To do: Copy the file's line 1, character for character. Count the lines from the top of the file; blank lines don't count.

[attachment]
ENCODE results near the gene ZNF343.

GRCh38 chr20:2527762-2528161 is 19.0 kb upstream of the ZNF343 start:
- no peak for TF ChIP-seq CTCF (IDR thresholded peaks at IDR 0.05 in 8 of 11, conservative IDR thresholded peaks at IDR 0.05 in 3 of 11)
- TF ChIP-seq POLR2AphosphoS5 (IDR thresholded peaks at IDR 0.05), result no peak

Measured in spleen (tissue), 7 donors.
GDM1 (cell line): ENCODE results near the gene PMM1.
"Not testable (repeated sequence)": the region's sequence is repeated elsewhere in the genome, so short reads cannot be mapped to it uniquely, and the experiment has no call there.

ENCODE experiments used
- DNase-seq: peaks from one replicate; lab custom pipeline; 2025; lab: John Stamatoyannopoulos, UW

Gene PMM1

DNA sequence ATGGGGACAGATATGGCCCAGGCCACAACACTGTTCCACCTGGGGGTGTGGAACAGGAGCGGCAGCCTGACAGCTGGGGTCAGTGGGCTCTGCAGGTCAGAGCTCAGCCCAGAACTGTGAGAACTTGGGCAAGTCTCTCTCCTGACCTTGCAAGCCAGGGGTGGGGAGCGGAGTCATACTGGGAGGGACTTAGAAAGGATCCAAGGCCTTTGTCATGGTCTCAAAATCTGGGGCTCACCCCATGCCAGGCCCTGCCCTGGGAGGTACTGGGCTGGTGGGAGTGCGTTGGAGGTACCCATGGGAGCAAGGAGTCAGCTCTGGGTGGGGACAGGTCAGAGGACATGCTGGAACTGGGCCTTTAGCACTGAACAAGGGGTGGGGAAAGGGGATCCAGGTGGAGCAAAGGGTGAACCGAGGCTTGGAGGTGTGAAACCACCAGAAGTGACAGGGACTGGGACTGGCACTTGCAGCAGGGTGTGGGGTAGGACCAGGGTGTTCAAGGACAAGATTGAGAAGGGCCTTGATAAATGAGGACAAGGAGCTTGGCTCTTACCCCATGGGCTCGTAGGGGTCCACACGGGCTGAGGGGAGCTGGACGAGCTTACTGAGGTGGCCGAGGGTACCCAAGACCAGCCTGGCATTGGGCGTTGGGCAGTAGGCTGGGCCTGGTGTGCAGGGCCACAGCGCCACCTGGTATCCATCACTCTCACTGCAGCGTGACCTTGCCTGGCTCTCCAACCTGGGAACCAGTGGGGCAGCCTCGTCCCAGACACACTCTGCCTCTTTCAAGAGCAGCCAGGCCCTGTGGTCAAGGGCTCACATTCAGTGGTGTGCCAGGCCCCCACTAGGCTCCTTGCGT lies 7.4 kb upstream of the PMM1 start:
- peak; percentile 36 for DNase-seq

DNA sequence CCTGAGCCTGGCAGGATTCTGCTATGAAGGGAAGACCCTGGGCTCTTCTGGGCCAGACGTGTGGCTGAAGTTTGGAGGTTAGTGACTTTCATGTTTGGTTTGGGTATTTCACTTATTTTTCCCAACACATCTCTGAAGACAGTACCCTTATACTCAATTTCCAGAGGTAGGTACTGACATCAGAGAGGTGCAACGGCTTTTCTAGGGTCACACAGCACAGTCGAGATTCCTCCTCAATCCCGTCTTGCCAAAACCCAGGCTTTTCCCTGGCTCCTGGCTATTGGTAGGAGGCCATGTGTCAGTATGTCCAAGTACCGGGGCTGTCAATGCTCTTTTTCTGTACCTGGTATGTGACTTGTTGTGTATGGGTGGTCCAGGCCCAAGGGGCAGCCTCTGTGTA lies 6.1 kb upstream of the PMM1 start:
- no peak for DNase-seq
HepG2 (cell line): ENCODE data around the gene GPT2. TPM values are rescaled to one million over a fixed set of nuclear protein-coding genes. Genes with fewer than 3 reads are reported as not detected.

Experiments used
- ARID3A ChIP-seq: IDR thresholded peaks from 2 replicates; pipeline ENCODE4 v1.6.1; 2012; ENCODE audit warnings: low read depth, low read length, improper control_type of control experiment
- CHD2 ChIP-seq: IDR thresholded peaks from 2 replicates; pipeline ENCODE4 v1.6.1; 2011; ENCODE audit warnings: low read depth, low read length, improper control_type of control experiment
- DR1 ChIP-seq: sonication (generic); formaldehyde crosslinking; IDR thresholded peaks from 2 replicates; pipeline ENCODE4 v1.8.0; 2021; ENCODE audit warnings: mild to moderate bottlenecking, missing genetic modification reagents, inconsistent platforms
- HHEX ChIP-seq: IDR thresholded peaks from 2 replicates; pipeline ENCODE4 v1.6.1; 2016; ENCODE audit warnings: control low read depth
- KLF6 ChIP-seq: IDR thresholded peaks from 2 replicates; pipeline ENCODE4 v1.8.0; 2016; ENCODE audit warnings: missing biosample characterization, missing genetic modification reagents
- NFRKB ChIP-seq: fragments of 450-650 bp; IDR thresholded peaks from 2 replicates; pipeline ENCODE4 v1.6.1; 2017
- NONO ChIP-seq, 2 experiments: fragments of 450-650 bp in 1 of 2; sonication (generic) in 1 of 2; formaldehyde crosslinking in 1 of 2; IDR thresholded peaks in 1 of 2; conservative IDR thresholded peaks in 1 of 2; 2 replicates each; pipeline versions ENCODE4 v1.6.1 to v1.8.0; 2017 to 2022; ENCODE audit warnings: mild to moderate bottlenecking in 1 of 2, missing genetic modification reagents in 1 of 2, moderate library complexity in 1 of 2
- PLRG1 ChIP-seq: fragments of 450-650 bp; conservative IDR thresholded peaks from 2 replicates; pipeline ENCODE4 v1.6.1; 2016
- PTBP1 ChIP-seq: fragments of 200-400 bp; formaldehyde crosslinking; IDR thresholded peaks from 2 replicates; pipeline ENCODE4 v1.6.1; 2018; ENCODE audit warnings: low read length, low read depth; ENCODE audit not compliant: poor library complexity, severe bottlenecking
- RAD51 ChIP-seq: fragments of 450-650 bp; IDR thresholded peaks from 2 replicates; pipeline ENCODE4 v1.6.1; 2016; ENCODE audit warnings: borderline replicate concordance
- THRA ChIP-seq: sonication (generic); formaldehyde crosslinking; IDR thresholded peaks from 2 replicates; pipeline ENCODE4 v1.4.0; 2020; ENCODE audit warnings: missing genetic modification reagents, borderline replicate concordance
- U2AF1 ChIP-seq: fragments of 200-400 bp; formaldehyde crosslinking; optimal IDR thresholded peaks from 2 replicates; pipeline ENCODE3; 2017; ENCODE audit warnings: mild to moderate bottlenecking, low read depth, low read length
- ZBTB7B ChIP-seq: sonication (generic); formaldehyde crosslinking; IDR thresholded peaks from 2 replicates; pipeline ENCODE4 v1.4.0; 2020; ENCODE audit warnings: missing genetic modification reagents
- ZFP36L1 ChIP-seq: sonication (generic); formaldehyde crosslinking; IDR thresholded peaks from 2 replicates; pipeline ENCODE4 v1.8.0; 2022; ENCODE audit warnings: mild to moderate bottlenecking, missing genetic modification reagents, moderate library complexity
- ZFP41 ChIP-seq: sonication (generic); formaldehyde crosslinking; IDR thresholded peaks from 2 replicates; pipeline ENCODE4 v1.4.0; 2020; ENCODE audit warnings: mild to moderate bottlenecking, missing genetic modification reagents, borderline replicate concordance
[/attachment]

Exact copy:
ENCODE results near the gene ZNF343.